Athletic Departments More Involved In Operating Sports Camps
"We operate over about nine weeks with 17 different sports and about 50 different sessions," says Sally Derengoski, director of Notre Dame's RecSports. "The folks on campus definitely know when the sports camps are here."
For many people in the athletic department offices, the annual migration marks the successful end of another intense year of administrative duties such as facility scheduling, bookkeeping, staffing, marketing, purchasing and policy creation and implementation.
The degree to which athletics administrators are involved with any of these sports camp duties can vary greatly campus to campus. Not all schools host camps, and many choose to essentially outsource their camps to private operators. More still leave camp planning and operations almost entirely up to individual camp directors, who most often happen to be head coaches or their assistants. However, other schools, including Notre Dame, are finding success by creating administrative models that give more oversight of sports camps to the athletic department administrators rather than camp directors.
"We have a fairly unique arrangement because we have one office at the university dedicated to supporting all our sports camps," says Derengoski. "It keeps 19 different camps from all asking the same questions and having to go all over campus to find the answers. We want our coaches to be focusing a little more on what the camp experience will be like for the children, and focusing less on paperwork."
That said, the paperwork must be done by someone. The following are some administrative areas in which athletic departments can wield more power over sports camps in order to streamline accounting, maximize revenue, reduce risk and create the best possible experience for campers:
Staffing. At Cornell University, sports camps director Gene Nighman screens and hires a core group of about 20 camp counselors to work part-time throughout the summer, moving from camp to camp. Larger camps — those with, say, 100 or more participants — will often hire their own part-time help, but the employment process goes through Nighman's office.
"One of the reasons we don't let the coaches do their own payroll and administrative things like that is because we want to make sure everyone we hire is under the umbrella of our policies and the procedures mandated by the state of New York," says Nighman.
Derengoski's office doesn't select new camp employees, but every hire made by the camp directors is processed through it. "The employment process has gotten a lot more complicated, much more in-depth, in recent years," she says. "Each counselor is essentially hired as an employee of the university and they need to go through the regular employment process — background checks, drug testing and all that. That helps our coaching staffs and it also provides the university with a measure of accountability."
Problems arise when coaches or other camp directors — those who may not be aware of the cumbersome employment process dictated by many schools, especially state schools — wait until just before camp to begin their independent staffing efforts. "We have to have a lot of lead time to make sure that gets done," says Trisha Benson, summer camps and clinics coordinator for the University of Texas at Austin. "The athletic department administers the release form for the background check, but then the university's human resources department conducts the actual background check. There's a lot of paperwork that needs to be done."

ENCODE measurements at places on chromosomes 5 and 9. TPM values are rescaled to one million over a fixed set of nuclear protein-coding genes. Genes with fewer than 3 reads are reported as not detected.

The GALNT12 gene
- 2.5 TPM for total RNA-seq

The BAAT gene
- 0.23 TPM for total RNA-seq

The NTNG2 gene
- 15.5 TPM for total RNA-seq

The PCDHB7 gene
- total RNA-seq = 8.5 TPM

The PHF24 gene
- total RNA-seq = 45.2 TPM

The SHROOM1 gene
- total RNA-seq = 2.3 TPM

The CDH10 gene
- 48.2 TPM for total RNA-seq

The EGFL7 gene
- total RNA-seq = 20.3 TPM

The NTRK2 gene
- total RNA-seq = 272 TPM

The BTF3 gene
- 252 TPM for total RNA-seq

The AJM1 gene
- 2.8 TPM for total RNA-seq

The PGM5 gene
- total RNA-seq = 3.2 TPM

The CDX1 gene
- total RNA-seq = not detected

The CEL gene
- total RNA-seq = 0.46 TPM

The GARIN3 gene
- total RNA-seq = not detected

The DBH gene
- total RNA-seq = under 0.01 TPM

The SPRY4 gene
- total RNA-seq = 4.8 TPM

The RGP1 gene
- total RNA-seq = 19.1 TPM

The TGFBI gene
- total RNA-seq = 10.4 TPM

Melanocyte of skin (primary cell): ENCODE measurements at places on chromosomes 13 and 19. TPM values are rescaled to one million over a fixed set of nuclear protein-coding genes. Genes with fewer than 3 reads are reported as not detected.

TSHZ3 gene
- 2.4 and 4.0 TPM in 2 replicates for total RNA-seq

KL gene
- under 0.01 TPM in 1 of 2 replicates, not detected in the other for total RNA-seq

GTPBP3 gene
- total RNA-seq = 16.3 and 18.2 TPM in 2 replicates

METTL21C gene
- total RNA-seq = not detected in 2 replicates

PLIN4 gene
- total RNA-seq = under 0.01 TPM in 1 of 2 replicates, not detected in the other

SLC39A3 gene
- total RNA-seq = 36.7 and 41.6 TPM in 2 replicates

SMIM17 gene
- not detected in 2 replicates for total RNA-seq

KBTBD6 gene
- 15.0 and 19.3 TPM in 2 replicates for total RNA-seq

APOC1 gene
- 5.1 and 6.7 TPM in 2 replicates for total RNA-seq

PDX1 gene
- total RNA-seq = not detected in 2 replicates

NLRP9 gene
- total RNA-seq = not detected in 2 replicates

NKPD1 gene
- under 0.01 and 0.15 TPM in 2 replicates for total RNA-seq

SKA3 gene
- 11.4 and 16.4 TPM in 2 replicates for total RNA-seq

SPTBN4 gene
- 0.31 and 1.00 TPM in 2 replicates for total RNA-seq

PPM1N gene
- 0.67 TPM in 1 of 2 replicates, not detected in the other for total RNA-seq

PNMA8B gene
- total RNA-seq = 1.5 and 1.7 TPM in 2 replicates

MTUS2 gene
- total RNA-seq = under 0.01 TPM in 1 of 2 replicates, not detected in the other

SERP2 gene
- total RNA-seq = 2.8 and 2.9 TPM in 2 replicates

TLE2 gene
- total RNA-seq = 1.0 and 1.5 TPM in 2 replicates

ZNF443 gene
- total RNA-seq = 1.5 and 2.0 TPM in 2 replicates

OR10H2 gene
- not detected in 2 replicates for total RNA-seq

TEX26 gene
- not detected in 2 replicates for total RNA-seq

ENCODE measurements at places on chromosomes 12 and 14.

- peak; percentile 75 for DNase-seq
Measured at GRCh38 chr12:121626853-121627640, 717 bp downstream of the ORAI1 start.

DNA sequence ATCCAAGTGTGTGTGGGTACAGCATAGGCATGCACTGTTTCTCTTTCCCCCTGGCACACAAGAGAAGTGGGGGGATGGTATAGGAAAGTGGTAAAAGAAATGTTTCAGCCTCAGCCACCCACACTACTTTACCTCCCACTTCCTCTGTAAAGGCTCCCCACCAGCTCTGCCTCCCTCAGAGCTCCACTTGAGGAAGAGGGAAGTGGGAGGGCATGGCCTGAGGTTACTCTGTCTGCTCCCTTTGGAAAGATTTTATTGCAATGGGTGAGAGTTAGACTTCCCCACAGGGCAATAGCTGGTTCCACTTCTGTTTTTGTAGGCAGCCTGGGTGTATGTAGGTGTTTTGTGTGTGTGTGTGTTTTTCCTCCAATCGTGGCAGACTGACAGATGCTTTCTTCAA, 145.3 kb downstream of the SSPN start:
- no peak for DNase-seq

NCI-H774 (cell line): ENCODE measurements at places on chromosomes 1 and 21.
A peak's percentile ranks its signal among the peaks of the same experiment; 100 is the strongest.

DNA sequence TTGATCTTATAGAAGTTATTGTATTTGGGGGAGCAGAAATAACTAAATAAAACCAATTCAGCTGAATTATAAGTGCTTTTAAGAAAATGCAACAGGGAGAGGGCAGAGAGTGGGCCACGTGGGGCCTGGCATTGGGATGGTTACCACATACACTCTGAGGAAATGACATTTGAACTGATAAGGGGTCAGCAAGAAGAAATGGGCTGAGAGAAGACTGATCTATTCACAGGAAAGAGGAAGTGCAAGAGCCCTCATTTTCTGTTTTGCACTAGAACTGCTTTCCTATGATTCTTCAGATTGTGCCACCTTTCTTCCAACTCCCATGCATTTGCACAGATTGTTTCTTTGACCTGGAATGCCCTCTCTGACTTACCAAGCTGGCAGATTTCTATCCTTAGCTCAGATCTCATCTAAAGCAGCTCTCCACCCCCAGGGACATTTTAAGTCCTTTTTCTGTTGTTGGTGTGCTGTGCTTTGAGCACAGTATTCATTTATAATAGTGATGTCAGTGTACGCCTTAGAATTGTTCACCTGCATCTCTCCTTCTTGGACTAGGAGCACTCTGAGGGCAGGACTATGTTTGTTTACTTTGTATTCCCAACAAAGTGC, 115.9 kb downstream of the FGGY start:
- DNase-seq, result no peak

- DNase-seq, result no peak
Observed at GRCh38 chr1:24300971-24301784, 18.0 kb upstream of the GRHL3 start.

Scheduling. Camp operators, facility operators and maintenance personnel all have heavily vested and often competing interests in how campus athletics and recreation venues are used in the summer months. Thus, a central athletic department administrative person or office can be helpful in coordinating a single summer-long schedule that can appease all parties.
"You only have 'x' amount of time in 'x' amount of days during the summer, so somebody has to establish the priorities and the criteria for facility usage," says Kevin Hurley, associate athletic director for facilities and construction at Texas A&M University. "If you're going to put baseball, softball, lacrosse and soccer on the same field, you have to consider when that field is going to get a chance to recover and grow."
Nighman says Cornell's summer program is so large that it would be impossible to leave field scheduling up to individual coaches and facility operators. "Fields are the most difficult part of scheduling because obviously everyone can't use them at once," he says. Nighman recommends scheduling men's and women's sessions of a given sport concurrently to minimize the need to continually restripe fields and change goal types.
Many athletic departments will keep a kind of annual master calendar in which field usage is a primary consideration. Fixed usage schedules can be helpful, says Hurley, but he also warns that "issues always come up — a guy slides in the outfield, kicks a sprinkler head, and now all of a sudden you have a 10-foot version of Old Faithful on your field."
Hurley also recommends strictly adhering to maintenance schedules. "We let the camps have as much time as possible, but we do need to reserve time for planting and painting and all of that. Don't give away every single day of your facility — otherwise you will run it into the ground."
Accounting. Coaches or other camp directors almost always direct the overall financial operations of their camps and, in doing so, they reap the profits for themselves, their coaching colleagues and their individual sports programs.
"Camps are a very important part of the revenue model at Cornell," explains Nighman. "By running the camps, it certainly ensures that four or five people have jobs here who might not otherwise. Without these camps, I know we wouldn't be able to hire some of our teams' assistant coaches." Adds Hurley, "Most schools that I'm aware of use summer camps as a way to increase revenue for their coaches."